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“Staff Sergeant Harold D. Moore was killed in action on July 18, 1944 as he led his platoon in the jungles of New Guinea.”
Staff Sergeant Harold D. Moore
World War II
By Waymon G. Moore, Navy Gunner’s Mate 3rd Class The Memorial Day ceremony will be held at the Big Canoe monument on Wilderness
Parkway on the Lake Petit Dam. The plaque honors those who have served in war and peace.
PHOTO BY RANDY LEWIS
My other brother, Lt. William C, Moore, received a battlefield commission at Normandy in June of 1944.
I served on an ammunition ship during the battle of Okinawa in April 1945.
was the youngest of three brothers to see action in World War II. My oldest brother, Staff Sergeant Harold D. Moore, was killed in action on July 18, 1944 as he led his platoon in the jungles of New Guinea. He served with the 124th Infantry of the 31st division.
A final resting place for those who gave their lives in the service of their county. The 775-acre Georgia National Cemetery is located near the site of the Etowah burial mounds, created by American Indians of the Mississippian culture between 1000-1550 AD. The site lies midway between Cartersville and Canton, near the Etowah River, offering views of the Blue Ridge Mountains and Lake Allatoona. PHOTO BY RANDY LEWIS
“Though out our nation’s long history, many families have stepped forward to offer their sons and daughters in service to protect and defend our country. We are all the beneficiaries of their sacrifice . . .”
The true cost of living in a free country
By Capt. Bill Saling, 1st Bn 22nd Infantry, 4th Infantry Division
or those of us who have served in combat and lost friends, Memorial Day is a very special day indeed. Memorial Day is not just the beginning of the summer season, nor is it another three day weekend to enjoy but rather it is a time for somber reflection on the true cost of living in a free country.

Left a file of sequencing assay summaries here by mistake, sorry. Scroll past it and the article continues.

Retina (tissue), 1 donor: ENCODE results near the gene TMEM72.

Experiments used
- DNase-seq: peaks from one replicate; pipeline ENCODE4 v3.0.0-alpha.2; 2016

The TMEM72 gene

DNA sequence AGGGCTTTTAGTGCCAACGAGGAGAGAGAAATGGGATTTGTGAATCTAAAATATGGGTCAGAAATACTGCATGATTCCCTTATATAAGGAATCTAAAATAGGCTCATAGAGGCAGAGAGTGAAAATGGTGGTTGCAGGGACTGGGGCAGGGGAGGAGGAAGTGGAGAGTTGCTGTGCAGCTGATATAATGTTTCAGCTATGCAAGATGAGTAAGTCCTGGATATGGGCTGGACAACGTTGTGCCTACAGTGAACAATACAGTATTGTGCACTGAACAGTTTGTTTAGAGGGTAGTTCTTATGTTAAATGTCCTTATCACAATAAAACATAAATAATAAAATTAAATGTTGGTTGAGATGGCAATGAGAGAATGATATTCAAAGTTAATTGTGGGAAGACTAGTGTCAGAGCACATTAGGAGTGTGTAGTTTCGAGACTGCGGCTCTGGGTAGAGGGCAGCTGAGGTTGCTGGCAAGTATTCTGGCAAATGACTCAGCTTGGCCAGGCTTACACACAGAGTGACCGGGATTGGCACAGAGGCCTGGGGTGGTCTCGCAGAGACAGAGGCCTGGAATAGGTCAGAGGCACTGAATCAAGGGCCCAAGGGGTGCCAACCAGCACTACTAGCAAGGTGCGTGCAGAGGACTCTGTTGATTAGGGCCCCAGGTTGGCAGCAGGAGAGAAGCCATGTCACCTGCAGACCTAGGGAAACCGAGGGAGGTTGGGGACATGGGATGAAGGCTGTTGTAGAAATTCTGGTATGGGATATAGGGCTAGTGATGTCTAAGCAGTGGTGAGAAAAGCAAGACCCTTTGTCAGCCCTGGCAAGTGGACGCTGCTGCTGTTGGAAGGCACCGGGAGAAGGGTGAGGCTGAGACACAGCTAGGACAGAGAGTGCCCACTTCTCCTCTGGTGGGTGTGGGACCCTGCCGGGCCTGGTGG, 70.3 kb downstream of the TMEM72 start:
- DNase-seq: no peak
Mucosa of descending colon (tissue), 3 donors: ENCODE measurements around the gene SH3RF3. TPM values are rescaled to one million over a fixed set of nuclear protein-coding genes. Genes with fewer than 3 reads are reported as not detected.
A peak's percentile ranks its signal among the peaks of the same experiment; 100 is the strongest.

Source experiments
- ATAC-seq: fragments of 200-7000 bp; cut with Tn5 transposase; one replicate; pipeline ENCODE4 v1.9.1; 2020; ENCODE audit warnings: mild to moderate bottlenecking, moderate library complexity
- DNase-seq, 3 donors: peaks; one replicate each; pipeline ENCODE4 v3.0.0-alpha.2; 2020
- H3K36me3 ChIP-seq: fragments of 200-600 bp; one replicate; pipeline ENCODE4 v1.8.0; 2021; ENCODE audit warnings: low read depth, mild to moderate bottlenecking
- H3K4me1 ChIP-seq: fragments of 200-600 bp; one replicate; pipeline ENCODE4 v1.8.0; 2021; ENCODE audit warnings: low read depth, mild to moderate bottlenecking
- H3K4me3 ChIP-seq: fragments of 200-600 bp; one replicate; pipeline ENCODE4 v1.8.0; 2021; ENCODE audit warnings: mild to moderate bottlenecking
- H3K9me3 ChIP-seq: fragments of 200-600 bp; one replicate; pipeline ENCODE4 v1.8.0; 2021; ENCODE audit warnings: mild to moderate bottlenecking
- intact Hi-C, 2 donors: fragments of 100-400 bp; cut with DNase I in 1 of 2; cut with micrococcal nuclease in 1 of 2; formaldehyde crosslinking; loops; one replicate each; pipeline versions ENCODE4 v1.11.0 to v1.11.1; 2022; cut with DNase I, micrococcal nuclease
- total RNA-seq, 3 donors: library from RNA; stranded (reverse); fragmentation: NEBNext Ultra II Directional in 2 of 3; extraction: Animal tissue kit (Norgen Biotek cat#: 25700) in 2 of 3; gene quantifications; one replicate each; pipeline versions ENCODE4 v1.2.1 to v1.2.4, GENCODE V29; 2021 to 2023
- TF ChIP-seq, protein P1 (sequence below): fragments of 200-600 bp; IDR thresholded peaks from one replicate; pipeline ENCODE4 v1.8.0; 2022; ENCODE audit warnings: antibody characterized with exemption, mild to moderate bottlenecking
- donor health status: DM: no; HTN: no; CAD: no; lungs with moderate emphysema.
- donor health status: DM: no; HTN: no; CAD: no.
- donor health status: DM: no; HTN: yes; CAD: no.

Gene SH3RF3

Though out our nation’s long history, many families have stepped forward to offer their sons and daughters in service to protect and defend our country. We are all the benefi- ciaries of their sacrifice and we should be grateful that men and women are willing to put service before self and go in harm’s way to protect our way of life. In my family, my great grandfather, Pvt. John Saling, 6th Volunteer Kansas Calvary was killed in action on April 5, 1864 in Rossville, Ak. He died to help preserve our union. On November 10, 1944 my cousin, Thomas W. Saling III, was shot down over a small town in Germany while flying combat missions in a P-47 Thunderbolt. He was part of the Greatest Generation.
In Vietnam, my replacement as a rifle platoon leader was 1/Lt. Dick Collins. He was shot and killed in an ambush in November 1966. He had a new wife and a young son he never met. Dick was a graduate of West Point and lived their motto of Duty, Honor and Country. 1/Lt. Charlie Brown, SSGT. Fred Hanshew, Capt. Colin MacManus, Major Buck Ator, these are the people who I cannot forget.
Memorial Day was originally called Decoration Day, a day of remembrance for those who have died in our nation’s service. The location of the first Decoration Day is subject to speculation but the practice of decorating the graves of our fallen warriors dates from the Civil War where the practice first began.
We pause to remember and give thanks for our brave men and women who have given their all for their country.
I urge you to fly your flag proudly and tell a veteran, “thank you for your service.” May God Bless America and those who serve in defense of our way of life.
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